Europe reeled Monday from warnings it faces a "deep depression" if the eurozone collapses and that every EU nation's credit rating could be hit without firm action to stop the debt crisis.
An updated growth report from the OECD said the crisis was now just one step away from plunging advanced economies into an abysss of recession and could trigger waves of bankruptcies.
Moody's, one of the three main ratings agencies, warned even countries such as Germany may have to have their credit status revised -- a move which would force them to pay higher borrowing costs.
Italy, the focus of warnings from Germany and France that if it cannot dominate its debt problem it will wreck the eurozone, struggled to raise funds on the bond market.
And while Belgium managed to raise 2.0 billion euros ($2.68 billion) in a bond auction, it had to agree to investor demands for a 5.65 percent return for benchmark 10-year bonds compared to 4.37 percent less than a month ago.
Despite the glut of bad news, stocks rose after reports that the International Monetary Fund was readying a bailout for Italy.
By mid-afternoon London's FTSE 100 was up more than three percent, while Frankfurt, Paris and Milan saw rises of over four percent. In New York, the Dow Jones Industrial Average gained 2.52 percent at opening.
The IMF however denied that talks on any such deal were taking place.
The report by the Organisation for Economic Cooperation and Development made grim reading as it forecast the United States faced a period of slow growth, Japan's economy would shrink 0.3 percent this year and developing nations would also see a slowdown.
But its starkest warning was reserved for the 17-nation eurozone which it said was set for growth of 1.6 percent and next year just 0.2 percent.
The OECD said there was still time for decisive action by policymakers to avert a far worse outlook, urging the European Central Bank to buy up devalued government debt bonds in huge quantities.
That advice flies in the face of an insistence by Germany which has so far rejected extra bond purchases, arguing the priority is for countries in trouble to reform their economies.
It spoke openly about the possibility of a eurozone break-up, saying an exit by one or more countries "would most likely result in a deep depression in both the exiting and remaining euro area countries as well as in the world economy.
"The euro area crisis represents the key risk to the world economy at present," the OECD said. "A large negative event would ... most likely send the OECD area as a whole into recession."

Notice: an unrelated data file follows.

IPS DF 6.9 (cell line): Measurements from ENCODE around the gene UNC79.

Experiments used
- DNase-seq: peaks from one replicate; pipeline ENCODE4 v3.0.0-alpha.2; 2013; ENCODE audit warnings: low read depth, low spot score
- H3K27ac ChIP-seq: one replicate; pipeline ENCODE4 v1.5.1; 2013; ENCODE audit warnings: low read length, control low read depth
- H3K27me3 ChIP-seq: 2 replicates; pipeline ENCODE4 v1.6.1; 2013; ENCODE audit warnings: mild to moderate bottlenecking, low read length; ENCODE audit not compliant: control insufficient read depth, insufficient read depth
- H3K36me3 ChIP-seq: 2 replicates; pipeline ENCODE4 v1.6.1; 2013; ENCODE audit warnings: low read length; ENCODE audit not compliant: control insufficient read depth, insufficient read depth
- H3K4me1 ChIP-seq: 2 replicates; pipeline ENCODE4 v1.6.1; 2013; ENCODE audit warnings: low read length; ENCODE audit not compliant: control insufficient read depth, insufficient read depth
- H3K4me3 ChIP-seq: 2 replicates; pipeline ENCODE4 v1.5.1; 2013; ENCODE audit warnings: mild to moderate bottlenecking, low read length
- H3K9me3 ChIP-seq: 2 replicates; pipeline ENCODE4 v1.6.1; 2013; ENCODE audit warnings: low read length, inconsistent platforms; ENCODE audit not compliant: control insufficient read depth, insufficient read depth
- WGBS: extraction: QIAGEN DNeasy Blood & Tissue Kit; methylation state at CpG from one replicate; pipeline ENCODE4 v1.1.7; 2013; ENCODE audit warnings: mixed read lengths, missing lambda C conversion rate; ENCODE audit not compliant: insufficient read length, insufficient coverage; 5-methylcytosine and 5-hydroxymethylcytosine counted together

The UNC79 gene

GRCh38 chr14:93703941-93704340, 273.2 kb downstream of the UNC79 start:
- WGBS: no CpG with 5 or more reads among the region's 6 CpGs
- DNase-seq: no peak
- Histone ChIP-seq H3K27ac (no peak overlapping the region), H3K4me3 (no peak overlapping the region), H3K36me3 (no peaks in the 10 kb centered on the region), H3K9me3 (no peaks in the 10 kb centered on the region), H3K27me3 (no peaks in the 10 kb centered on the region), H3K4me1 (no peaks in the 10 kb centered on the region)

Moody's also evoked the prospect of the eurozone fragmenting, saying "the probability of multiple defaults ... is no longer negligible" and that would "significantly increase" the likelihood of one or more members dumping the currency.
"Moody's believes that any multiple-exit scenario -- in other words, a fragmentation of the euro -- would have negative repercussions for the credit standing of all euro area and EU sovereigns," the agency added.
"The continued rapid escalation of the euro area sovereign and banking credit crisis is threatening the credit standing of all European sovereigns."
The European Union's three biggest economies -- Germany, France and Britain -- have so far maintained their triple A credit rating
But countries such as Italy, Spain, Greece, Ireland, Portugal and most recently Belgium have all suffered rating downgrades that have accelerated unsustainable rises in their borrowing costs over the past two years.
A weekend report in Italy's La Stampa newspaper had said the IMF was readying a bailout package worth up to 600 billion euros, giving new Prime Minister Mario Monti a window of 12 to 18 months to implement budget cuts.
Greece, Portugal and Ireland have all received bailouts but a rescue of Italy, the eurozone's third-biggest economy, would be on a totally different scale.
Italy's 1.9-trillion euro public debt and low growth rate have spooked the markets in recent weeks.
La Stampa said the IMF would guarantee rates of 4.0 percent or 5.0 percent on the loan -- far better than the borrowing costs on commercial markets.
The IMF denied any such talks, issuing a statement that "there are no discussions with the Italian authorities on a programme for IMF financing".
But analysts said the markets were unconvinced by the denial and sentiment was also given a lift by a report that German Chancellor Angela Merkel and French President Nicolas Sarkozy are considering a new stability treaty that would be limited to only a few eurozone countries.
However Jean-Claude Juncker, head of the eurozone finance ministers group, rejected any solutions that would divide the EU.
"It is not good to artificially divide the EU into two groups," he told reporters. "It is important not to create differences between the 27 (EU members) and the 17."